In order to forge closer ties with the Ionians and the islands, and to prevent any further threat from the East, before it got out of hand, the Athenians established an alliance based on the island of Delos, the ancient center of Ionian worship, in 478 B.C. It became known as The League of Confederacy of Delos [The Delian League], but while it was formed as a defensive alliance against Persia, the League quickly evolved into a tool for furthering Athenian ambitions in Hellas proper. What did Hellas mean? The notion of Hellenic unity was originally based on freely evolving institutions, such as common shrines and beliefs, a common alphabet, and a shared Homeric tradition. But this spontaneous unity of culture and tradition by no means implied a necessity, let alone any widely spread desire, towards the centralizing, state-building experiments of a Bismarckian kind. The prevailing view of Hellas implied political diversity in cultural unity, somewhat reminiscent of the Southern view of the Union. Accordingly, by 468 B.C., after the Ionian cities had been liberated and the Persian fleet destroyed, many members of the League thought it unnecessary to continue the confederacy. They acted as reasonably, and therefore as naively, as those of us who felt that the North Atlantic Treaty Organization [NATO] had outlived its purpose after the fall of the [Berlin] Wall and the disintegration of the Soviet Empire.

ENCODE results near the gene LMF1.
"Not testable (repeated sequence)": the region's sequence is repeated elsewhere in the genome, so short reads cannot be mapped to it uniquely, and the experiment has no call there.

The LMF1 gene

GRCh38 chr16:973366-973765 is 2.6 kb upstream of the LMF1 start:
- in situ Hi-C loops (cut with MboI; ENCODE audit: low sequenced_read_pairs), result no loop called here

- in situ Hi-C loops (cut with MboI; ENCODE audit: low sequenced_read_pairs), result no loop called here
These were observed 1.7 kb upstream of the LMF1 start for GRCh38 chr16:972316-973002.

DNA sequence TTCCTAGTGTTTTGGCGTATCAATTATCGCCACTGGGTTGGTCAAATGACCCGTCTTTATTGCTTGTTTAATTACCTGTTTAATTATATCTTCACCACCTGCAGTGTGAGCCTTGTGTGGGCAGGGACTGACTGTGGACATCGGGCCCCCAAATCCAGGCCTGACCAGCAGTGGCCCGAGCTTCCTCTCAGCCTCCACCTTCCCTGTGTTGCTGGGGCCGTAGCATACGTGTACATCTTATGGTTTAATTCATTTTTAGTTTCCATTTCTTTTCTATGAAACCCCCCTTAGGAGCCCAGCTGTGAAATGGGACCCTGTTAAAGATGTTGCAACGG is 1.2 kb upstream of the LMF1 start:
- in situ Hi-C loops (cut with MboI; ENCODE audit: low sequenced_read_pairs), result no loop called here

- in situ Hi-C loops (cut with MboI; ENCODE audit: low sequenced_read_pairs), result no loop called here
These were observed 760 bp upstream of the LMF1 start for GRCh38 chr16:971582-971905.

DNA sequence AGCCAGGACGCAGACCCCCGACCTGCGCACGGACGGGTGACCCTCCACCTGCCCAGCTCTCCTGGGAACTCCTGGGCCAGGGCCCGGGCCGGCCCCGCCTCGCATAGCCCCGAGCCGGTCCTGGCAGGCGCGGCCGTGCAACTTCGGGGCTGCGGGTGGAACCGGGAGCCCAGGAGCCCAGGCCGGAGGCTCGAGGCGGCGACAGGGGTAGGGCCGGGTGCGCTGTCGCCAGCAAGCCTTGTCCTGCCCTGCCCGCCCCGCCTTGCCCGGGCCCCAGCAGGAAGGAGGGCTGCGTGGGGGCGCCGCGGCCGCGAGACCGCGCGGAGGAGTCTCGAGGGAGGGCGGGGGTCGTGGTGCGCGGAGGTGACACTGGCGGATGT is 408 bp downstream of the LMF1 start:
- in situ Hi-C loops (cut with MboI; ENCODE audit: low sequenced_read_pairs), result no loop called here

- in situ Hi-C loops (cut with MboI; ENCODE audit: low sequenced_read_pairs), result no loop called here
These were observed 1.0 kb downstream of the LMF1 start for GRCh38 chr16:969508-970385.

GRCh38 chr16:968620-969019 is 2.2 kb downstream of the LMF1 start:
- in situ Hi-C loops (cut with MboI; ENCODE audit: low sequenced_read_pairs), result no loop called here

In suppressing all attempts of League members to secede, the Athenians claimed, first, that the Persian danger still existed, second, that the Alliance was needed to maintain and protect the large free-trade areas so necessary for the allies' (read, Athenian) commerce, and finally, that it was needed to "promote democracy": the similarity with our own times is truly remarkable. It has been said that the Athenians created an Empire because they dared not unmake the confederation; this is giving them too much credit. Empires are not created by default, and against the wishes of allegedly reluctant hegemonists. Note how quickly, in order to keep its budding empire together, Athens started meddling in its clients' internal affairs, and ordering their lives in the name of spreading "democracy." This was the first time in history that the State sought to order the affairs of others in the name of an ideological concept. Athens aided and abetted the suppression of its local aristocratic structures, and held itself as the leader of a union of democratic States. Its self-appointed role signaled the birth of a view of international affairs that has created endless problems, both for its upholders and for its victims, ever since.